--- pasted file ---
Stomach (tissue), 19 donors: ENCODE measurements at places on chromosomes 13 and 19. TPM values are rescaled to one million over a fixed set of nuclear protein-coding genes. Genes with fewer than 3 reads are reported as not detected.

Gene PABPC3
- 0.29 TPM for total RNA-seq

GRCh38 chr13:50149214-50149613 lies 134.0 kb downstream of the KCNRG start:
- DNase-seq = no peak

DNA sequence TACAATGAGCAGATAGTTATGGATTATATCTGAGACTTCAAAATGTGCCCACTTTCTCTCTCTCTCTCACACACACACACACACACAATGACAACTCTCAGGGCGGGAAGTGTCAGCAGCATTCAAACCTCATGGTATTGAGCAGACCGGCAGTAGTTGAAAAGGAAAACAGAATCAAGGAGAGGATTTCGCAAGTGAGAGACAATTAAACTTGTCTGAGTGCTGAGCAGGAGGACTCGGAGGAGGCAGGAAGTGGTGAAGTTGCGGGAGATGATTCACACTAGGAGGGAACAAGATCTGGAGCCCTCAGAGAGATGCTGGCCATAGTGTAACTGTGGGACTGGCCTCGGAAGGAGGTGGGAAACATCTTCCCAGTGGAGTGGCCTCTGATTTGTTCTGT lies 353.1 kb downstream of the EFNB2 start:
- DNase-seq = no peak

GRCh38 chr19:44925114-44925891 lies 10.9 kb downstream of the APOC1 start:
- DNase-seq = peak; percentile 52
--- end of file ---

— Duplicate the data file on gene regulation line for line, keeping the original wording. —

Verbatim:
Stomach (tissue), 19 donors: ENCODE measurements at places on chromosomes 13 and 19. TPM values are rescaled to one million over a fixed set of nuclear protein-coding genes. Genes with fewer than 3 reads are reported as not detected.

Gene PABPC3
- 0.29 TPM for total RNA-seq

GRCh38 chr13:50149214-50149613 lies 134.0 kb downstream of the KCNRG start:
- DNase-seq = no peak

DNA sequence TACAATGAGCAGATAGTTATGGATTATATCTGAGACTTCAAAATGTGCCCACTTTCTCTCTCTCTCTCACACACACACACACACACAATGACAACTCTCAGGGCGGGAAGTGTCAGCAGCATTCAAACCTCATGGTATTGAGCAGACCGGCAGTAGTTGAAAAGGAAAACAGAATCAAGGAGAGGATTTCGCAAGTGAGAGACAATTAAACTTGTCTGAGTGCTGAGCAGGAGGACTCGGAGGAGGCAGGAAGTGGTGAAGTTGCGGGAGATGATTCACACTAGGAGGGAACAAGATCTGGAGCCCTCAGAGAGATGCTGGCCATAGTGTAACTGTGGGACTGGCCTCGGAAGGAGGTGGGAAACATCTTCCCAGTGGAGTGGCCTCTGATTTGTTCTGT lies 353.1 kb downstream of the EFNB2 start:
- DNase-seq = no peak

GRCh38 chr19:44925114-44925891 lies 10.9 kb downstream of the APOC1 start:
- DNase-seq = peak; percentile 52